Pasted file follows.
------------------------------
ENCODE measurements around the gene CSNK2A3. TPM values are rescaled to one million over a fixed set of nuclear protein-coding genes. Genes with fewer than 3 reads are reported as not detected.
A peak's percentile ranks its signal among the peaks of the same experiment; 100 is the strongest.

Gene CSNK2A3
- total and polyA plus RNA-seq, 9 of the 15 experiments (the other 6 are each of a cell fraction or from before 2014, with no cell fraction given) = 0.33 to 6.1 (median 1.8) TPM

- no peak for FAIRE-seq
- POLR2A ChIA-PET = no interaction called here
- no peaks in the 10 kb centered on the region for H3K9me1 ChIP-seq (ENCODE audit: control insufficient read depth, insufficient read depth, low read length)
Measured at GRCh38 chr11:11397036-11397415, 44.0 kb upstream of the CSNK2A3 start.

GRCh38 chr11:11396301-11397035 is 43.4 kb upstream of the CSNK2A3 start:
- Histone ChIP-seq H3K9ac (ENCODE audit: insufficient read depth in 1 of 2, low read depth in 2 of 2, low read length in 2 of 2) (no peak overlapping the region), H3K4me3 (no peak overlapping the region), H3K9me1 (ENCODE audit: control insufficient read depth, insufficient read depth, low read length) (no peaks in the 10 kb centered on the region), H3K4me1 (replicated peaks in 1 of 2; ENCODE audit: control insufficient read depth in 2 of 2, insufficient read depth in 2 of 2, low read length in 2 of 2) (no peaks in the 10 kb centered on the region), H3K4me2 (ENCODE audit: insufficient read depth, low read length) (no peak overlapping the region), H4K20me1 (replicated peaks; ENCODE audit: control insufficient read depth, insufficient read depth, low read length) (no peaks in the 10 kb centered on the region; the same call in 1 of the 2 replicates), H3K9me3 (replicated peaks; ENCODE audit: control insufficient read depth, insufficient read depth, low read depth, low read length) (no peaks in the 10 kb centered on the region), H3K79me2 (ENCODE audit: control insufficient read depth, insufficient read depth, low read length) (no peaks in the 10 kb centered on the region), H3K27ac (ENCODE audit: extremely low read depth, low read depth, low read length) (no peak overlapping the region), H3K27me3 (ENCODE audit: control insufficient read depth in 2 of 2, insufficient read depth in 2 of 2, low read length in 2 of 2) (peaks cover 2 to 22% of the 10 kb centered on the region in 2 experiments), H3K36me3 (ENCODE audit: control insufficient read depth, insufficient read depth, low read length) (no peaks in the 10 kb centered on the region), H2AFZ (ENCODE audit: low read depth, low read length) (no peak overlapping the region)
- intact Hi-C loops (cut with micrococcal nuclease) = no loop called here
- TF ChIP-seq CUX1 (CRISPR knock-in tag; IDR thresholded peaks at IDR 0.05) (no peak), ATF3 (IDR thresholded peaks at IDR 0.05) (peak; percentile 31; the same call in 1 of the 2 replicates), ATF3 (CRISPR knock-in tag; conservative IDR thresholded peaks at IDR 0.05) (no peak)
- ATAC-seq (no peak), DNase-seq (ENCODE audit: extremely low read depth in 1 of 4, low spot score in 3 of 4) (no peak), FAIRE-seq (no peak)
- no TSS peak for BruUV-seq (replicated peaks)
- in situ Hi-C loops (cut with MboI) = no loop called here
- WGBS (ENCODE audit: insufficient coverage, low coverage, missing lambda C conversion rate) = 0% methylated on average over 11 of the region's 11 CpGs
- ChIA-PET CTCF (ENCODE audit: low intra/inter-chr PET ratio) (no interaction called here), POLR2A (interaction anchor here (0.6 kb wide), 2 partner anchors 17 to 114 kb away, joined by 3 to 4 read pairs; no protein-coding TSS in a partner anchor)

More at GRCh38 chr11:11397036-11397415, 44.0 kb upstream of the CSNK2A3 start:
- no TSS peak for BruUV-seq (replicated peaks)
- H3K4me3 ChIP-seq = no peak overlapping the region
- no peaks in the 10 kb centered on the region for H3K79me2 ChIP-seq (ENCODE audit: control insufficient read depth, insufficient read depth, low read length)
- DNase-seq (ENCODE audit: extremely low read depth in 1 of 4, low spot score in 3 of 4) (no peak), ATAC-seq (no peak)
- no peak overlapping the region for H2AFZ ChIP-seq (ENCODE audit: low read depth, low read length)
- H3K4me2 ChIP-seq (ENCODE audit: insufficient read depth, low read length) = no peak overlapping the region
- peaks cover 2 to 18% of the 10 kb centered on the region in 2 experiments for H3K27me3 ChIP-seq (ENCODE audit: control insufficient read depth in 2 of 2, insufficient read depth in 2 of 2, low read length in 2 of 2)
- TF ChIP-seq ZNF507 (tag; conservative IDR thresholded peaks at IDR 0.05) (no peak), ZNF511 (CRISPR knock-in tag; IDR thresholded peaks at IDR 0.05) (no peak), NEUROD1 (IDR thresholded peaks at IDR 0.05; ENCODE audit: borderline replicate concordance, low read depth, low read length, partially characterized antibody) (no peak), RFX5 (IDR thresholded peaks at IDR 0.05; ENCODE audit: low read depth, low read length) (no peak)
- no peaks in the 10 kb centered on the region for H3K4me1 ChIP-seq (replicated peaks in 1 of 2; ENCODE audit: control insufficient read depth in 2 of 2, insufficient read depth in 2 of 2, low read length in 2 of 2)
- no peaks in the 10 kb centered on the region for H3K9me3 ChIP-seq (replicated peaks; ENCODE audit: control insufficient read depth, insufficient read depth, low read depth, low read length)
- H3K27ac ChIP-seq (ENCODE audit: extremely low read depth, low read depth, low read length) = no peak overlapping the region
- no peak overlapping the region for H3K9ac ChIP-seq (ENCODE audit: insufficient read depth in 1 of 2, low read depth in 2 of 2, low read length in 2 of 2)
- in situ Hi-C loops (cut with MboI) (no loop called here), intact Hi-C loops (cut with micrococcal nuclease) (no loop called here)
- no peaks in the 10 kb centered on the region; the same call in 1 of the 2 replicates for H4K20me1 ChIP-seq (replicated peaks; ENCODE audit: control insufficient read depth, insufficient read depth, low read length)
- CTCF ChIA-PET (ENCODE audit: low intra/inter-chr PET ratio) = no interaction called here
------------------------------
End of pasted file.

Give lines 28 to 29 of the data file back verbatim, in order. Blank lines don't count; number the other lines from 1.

- no peaks in the 10 kb centered on the region for H3K9me3 ChIP-seq (replicated peaks; ENCODE audit: control insufficient read depth, insufficient read depth, low read depth, low read length)
- H3K27ac ChIP-seq (ENCODE audit: extremely low read depth, low read depth, low read length) = no peak overlapping the region